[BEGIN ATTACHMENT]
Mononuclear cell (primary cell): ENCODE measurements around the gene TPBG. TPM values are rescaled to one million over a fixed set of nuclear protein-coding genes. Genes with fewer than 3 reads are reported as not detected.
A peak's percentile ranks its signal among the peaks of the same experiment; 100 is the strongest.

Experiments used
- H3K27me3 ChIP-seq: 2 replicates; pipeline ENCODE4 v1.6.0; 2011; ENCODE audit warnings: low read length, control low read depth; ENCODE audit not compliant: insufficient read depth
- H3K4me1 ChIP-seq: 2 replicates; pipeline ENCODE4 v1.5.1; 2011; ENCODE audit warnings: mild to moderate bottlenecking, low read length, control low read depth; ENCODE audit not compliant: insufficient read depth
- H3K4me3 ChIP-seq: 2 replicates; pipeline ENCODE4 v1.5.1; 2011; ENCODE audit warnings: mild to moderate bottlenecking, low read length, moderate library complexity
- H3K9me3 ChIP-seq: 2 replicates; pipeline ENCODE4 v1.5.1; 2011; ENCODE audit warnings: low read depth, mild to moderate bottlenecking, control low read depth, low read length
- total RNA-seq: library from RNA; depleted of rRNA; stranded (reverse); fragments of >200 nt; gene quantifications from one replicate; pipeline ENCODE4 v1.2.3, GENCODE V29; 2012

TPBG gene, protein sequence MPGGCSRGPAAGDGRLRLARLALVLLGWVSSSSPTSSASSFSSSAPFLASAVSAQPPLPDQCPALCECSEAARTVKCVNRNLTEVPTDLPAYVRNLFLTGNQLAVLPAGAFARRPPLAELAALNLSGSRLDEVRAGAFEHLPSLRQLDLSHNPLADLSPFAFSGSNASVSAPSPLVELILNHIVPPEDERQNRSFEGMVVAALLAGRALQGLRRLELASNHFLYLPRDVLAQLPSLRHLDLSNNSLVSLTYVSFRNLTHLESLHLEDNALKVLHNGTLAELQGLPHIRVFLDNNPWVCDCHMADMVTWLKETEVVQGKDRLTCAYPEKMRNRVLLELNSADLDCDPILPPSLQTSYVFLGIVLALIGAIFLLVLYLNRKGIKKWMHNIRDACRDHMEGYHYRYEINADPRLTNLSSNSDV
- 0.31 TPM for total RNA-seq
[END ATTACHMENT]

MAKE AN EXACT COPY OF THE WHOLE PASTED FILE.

Mononuclear cell (primary cell): ENCODE measurements around the gene TPBG. TPM values are rescaled to one million over a fixed set of nuclear protein-coding genes. Genes with fewer than 3 reads are reported as not detected.
A peak's percentile ranks its signal among the peaks of the same experiment; 100 is the strongest.

Experiments used
- H3K27me3 ChIP-seq: 2 replicates; pipeline ENCODE4 v1.6.0; 2011; ENCODE audit warnings: low read length, control low read depth; ENCODE audit not compliant: insufficient read depth
- H3K4me1 ChIP-seq: 2 replicates; pipeline ENCODE4 v1.5.1; 2011; ENCODE audit warnings: mild to moderate bottlenecking, low read length, control low read depth; ENCODE audit not compliant: insufficient read depth
- H3K4me3 ChIP-seq: 2 replicates; pipeline ENCODE4 v1.5.1; 2011; ENCODE audit warnings: mild to moderate bottlenecking, low read length, moderate library complexity
- H3K9me3 ChIP-seq: 2 replicates; pipeline ENCODE4 v1.5.1; 2011; ENCODE audit warnings: low read depth, mild to moderate bottlenecking, control low read depth, low read length
- total RNA-seq: library from RNA; depleted of rRNA; stranded (reverse); fragments of >200 nt; gene quantifications from one replicate; pipeline ENCODE4 v1.2.3, GENCODE V29; 2012

TPBG gene, protein sequence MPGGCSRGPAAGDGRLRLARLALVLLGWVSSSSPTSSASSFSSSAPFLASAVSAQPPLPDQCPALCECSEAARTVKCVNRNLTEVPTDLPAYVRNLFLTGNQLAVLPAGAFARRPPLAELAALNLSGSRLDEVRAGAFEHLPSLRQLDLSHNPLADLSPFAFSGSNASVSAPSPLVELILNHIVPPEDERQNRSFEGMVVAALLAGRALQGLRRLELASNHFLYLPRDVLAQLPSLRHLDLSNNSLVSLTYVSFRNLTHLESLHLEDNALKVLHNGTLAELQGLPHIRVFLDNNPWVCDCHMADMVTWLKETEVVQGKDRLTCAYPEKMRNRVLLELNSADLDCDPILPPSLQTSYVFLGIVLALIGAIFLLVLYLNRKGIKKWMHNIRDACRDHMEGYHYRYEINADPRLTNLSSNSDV
- 0.31 TPM for total RNA-seq